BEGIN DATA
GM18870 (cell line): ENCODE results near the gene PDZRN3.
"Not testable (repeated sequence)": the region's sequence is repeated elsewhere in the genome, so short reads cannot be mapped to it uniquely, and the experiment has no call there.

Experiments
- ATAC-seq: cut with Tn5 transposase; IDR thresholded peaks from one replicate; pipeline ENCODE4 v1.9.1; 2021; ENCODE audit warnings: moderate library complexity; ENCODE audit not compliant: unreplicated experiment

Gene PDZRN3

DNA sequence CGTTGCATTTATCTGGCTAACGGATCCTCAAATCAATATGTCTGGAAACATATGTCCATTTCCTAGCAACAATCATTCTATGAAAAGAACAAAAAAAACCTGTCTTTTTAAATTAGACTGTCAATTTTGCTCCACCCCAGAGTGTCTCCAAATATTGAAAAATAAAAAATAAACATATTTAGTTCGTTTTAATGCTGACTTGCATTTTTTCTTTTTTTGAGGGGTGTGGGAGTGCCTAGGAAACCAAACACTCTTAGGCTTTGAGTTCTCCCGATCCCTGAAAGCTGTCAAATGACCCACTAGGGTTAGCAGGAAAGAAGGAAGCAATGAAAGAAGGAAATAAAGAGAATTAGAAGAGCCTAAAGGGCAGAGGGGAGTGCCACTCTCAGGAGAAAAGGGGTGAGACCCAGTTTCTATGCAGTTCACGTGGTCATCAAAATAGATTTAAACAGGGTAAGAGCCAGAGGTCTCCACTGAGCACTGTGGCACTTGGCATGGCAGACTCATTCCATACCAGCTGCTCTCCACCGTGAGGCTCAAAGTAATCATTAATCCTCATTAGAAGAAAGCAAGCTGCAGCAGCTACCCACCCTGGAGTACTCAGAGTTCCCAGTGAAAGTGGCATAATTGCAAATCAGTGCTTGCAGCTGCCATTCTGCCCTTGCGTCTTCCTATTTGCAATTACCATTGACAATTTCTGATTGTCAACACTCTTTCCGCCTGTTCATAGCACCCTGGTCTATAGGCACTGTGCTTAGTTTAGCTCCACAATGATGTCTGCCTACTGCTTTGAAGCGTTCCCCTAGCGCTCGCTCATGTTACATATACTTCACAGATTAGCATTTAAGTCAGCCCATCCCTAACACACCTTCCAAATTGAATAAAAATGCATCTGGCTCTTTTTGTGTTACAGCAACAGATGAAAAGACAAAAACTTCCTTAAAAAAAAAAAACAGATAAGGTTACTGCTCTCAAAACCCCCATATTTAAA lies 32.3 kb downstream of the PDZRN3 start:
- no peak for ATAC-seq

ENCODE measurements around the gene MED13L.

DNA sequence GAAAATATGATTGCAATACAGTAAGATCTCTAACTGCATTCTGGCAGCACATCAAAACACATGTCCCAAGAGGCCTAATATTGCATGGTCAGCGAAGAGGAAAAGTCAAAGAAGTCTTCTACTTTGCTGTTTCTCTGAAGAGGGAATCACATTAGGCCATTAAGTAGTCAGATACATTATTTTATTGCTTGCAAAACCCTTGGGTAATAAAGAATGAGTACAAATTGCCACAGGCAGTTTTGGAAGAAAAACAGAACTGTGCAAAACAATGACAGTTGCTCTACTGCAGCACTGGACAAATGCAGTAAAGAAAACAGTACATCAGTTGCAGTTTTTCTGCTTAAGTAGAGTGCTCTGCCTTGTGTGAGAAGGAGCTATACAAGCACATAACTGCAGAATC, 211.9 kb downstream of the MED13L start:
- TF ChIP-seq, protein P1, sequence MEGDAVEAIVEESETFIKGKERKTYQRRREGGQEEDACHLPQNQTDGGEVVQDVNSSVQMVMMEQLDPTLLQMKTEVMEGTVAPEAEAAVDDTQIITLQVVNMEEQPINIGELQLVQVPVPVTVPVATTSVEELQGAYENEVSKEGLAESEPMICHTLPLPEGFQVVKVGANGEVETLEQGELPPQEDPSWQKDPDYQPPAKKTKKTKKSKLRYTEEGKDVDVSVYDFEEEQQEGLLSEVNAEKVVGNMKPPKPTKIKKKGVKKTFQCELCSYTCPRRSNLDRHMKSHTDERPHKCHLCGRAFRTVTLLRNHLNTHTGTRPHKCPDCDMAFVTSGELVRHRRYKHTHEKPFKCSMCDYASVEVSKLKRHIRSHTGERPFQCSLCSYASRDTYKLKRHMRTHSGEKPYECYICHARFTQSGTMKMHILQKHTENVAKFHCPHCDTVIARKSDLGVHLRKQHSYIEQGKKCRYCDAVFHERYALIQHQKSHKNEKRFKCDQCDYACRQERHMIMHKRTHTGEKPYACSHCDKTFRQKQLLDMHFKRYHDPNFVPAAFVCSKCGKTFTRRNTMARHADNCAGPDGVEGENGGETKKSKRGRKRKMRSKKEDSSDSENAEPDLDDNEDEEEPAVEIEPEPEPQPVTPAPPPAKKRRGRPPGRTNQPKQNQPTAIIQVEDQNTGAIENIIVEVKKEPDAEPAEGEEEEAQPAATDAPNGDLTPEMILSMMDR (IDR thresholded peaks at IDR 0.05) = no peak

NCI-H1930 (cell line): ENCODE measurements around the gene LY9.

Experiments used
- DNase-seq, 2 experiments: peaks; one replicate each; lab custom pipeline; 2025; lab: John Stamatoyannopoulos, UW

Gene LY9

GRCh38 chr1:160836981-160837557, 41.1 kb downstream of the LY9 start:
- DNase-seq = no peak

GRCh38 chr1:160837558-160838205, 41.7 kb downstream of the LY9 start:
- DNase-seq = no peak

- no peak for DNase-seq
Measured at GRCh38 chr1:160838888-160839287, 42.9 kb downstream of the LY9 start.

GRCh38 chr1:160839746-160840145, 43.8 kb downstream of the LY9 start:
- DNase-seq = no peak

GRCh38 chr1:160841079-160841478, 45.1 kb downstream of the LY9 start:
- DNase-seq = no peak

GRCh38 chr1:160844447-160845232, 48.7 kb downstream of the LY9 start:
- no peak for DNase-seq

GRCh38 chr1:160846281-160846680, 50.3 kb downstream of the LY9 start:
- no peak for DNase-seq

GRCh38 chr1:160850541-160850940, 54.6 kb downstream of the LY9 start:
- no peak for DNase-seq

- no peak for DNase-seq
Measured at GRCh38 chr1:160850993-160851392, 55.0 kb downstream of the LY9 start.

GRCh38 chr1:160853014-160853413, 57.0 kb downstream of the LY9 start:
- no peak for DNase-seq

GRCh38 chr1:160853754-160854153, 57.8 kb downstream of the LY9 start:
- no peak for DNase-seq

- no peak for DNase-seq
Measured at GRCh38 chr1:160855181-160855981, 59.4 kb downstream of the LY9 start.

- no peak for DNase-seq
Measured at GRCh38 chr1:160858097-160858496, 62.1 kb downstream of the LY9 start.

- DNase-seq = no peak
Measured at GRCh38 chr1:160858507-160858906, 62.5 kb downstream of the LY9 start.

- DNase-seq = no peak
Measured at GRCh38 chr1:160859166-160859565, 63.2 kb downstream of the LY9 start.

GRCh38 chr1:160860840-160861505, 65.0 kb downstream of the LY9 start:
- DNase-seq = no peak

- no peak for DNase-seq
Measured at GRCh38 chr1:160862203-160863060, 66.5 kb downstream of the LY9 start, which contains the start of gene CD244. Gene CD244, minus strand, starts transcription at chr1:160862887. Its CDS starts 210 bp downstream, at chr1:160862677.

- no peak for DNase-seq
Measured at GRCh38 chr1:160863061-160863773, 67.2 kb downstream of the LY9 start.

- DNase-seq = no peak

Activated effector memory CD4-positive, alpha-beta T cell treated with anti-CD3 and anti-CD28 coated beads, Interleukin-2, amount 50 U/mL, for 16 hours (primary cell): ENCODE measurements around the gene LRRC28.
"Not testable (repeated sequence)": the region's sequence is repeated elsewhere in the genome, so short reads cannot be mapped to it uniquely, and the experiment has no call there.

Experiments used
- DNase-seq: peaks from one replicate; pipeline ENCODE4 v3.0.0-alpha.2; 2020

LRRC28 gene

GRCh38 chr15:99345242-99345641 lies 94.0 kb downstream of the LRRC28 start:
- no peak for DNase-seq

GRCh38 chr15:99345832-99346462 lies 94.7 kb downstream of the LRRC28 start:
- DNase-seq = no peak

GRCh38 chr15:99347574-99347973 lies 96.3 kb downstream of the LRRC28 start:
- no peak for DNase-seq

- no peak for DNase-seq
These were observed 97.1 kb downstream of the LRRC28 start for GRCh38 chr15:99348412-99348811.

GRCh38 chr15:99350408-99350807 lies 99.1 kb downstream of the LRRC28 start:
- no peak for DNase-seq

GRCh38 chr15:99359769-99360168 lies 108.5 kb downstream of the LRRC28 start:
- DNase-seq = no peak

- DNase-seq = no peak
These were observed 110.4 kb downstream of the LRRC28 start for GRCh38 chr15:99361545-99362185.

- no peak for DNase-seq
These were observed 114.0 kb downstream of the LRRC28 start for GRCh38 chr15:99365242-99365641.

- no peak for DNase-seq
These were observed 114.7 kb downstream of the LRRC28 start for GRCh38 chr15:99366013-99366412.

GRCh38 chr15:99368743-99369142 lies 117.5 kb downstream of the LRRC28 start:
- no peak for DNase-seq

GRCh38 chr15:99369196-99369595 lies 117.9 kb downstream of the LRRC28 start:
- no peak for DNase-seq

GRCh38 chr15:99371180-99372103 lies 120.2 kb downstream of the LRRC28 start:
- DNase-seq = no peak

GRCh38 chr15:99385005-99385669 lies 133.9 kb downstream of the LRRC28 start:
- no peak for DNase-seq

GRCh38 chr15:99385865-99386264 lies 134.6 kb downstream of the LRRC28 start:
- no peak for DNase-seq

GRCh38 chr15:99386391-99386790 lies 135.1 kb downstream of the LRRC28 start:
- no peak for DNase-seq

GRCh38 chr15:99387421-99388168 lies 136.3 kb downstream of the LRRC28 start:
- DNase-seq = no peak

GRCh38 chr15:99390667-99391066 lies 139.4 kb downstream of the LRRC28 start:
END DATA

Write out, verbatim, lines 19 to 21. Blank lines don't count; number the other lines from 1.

- no peak for DNase-seq
Measured at GRCh38 chr1:160838888-160839287, 42.9 kb downstream of the LY9 start.

GRCh38 chr1:160839746-160840145, 43.8 kb downstream of the LY9 start: